While the Humanities Commons group is private (Commons users must request membership), the website is open to the public. Reenan explained, “Our field is sort of odd in that there’s a lot of people teaching music theory that aren’t music theorists (e.g. performing musicians, high school teachers). The group website is a great way of targeting people who aren’t doing this all day everyday — graduate students, adjuncts, and those who teach it as part of a larger curriculum, providing them with accessible and readily-adaptable materials.”
Publicizing the Group and Gaining Momentum
The project has over 200 members on their mailing list, and 78 participating in the Commons group. The membership has drawn those early in their career as well as senior scholars. The team has used social media (primarily Facebook and Twitter), Society of Music Theory (SMT) listservs, and Zoom events to grow their network. Through word-of-mouth even non-members are using the group’s resources. One of the ways the project team has sustained their growth and expanded the available materials is through events. Zoom sessions to work collaboratively are announced through their email list, social media, and SMT listservs.
As the collection grows, more people are exposed to the project, and the team notes that there is almost always someone in their annotated score spreadsheet. The majority of discussion has been held within Zoom, email, or Slack, however they’re currently looking at utilizing the group’s forum for further discussion. Future plans include finding ways to leverage the social media aspects of the Commons, and taking advantage of the group’s event calendar to announce events.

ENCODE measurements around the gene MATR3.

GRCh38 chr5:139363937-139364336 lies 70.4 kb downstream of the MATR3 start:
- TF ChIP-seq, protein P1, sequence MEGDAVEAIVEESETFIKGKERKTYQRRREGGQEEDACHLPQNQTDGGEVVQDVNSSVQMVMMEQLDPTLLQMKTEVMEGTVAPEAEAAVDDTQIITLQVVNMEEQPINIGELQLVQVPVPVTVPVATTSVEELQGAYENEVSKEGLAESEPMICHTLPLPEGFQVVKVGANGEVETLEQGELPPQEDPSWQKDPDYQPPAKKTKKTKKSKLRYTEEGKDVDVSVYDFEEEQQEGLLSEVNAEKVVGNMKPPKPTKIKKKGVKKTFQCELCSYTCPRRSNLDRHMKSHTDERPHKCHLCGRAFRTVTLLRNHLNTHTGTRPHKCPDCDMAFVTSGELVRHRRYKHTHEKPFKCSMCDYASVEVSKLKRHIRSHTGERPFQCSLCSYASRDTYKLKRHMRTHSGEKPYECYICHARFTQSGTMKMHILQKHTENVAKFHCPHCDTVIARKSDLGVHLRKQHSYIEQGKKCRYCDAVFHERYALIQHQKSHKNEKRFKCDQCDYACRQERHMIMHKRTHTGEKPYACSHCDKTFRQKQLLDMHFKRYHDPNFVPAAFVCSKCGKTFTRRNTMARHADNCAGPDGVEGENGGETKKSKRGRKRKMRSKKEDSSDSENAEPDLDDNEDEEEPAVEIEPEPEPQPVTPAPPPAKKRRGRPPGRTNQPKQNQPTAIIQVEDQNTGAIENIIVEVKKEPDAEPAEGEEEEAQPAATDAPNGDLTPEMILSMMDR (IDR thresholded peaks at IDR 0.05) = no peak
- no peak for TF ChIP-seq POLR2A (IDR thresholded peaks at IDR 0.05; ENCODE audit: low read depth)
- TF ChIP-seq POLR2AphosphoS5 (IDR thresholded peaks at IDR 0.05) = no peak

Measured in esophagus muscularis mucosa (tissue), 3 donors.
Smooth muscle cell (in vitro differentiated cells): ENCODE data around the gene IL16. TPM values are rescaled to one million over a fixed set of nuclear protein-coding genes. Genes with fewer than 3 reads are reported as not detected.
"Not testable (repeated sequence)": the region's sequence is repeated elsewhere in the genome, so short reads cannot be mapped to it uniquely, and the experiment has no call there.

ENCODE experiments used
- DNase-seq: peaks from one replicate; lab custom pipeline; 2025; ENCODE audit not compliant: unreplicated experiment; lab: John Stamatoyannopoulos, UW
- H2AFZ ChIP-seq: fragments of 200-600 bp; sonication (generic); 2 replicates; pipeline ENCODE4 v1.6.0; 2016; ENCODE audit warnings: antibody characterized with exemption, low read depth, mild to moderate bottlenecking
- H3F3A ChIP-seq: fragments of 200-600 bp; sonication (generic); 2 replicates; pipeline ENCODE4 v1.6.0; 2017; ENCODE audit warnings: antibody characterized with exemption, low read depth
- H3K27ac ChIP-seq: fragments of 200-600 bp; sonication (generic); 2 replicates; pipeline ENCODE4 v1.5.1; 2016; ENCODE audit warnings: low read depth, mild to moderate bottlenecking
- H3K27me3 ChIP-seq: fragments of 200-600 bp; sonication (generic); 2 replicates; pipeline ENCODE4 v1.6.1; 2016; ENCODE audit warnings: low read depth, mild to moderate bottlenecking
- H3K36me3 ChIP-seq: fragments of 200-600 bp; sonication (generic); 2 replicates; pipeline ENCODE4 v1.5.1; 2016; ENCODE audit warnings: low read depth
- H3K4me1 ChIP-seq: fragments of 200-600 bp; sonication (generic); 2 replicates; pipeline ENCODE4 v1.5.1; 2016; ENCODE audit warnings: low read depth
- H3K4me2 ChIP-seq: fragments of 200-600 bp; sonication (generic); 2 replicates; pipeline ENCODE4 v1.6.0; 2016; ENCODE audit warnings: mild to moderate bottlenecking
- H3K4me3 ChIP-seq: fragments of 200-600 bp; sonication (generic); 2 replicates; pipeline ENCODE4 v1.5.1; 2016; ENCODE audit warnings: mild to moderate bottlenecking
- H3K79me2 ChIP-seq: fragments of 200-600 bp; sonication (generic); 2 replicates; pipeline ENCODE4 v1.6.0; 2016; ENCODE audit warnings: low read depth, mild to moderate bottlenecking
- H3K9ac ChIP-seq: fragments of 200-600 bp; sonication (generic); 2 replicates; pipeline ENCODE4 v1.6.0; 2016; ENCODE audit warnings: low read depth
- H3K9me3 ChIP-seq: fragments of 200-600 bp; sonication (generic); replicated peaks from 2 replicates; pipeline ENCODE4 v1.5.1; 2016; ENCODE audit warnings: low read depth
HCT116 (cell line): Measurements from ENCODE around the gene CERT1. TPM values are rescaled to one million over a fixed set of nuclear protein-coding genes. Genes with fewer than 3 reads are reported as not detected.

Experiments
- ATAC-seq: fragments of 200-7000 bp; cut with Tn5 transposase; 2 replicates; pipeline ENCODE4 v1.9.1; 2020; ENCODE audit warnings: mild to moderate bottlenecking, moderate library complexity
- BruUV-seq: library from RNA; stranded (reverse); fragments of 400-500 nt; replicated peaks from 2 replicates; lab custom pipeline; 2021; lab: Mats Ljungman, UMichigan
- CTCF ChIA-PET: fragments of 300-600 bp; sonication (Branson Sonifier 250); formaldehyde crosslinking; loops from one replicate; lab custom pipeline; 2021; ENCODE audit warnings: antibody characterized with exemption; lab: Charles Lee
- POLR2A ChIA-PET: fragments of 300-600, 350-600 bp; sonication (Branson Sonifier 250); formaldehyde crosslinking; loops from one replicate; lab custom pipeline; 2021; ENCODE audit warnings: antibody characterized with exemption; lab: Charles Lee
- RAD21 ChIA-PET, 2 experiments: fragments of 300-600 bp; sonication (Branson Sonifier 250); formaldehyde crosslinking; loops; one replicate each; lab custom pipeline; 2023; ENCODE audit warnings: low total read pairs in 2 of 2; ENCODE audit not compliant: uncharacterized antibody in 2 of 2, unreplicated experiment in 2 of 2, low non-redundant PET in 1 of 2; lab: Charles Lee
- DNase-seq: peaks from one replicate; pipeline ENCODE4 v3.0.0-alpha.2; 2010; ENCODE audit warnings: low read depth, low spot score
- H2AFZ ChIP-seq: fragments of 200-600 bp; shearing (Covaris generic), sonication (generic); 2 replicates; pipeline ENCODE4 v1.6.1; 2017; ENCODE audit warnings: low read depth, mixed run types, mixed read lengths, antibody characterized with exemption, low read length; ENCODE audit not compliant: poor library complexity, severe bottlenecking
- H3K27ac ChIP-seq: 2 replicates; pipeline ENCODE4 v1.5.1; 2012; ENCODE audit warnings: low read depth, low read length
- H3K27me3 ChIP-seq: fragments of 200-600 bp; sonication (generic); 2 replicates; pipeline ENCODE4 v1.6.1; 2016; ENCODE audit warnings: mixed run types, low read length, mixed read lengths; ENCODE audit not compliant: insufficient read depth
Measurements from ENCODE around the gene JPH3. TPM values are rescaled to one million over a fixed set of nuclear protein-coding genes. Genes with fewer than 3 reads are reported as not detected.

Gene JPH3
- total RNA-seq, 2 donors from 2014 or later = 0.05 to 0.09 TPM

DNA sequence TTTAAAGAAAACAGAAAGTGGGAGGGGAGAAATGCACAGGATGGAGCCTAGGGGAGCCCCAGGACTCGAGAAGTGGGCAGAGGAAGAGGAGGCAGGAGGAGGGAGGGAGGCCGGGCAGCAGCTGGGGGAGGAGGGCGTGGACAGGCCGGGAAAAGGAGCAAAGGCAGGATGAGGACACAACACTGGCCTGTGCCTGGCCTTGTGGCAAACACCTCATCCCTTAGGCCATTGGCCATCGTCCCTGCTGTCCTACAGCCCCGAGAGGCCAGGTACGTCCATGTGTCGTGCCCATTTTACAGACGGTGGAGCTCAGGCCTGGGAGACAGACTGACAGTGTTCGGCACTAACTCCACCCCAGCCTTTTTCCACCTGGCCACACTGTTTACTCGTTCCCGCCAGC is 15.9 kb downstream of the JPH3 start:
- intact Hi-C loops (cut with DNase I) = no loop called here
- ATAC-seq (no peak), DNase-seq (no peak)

Plans for the Future
What’s in store for the Composers of Color Resource Project? Some of the next steps planned by the team are:
Multiplying the number of resources they have available through further crowdsourcing
Mining the resources currently available for future projects
Collecting volunteered, ready-made handouts and lesson plans that educators have created for their individual classroom and sharing them on our website
Further growing membership
Creating small groups to discuss anti-racist policies in syllabi
Creating opportunities for performers to make recordings of the pieces that have yet to be recorded
In addition to further growing the current resources, there are plans to create resources to fit into other types of curricula, crowdsourcing syllabi, and continuing to develop the raw resources available into more classroom-ready materials.
“The idea that in addition to some groundwork laid in data mining a lot of these sources, there’s a lot of room for refinement of these materials,” Grant says. “For a lot of people who may not have as much pedagogical training we could streamline that process and have a repository for handouts, lesson plans, and units.”
The Composers of Color Resource Project is a great example of like-minded people finding each other and using the power of crowdsourcing to get things done. The old adage “many hands make light work” applies here. While this type of project would be a huge and heavy lift for just a few people, by spreading it across a group diverse in age, background, and training they’ve successfully launched a growing and thriving space providing materials for those both within and outside the music theory community.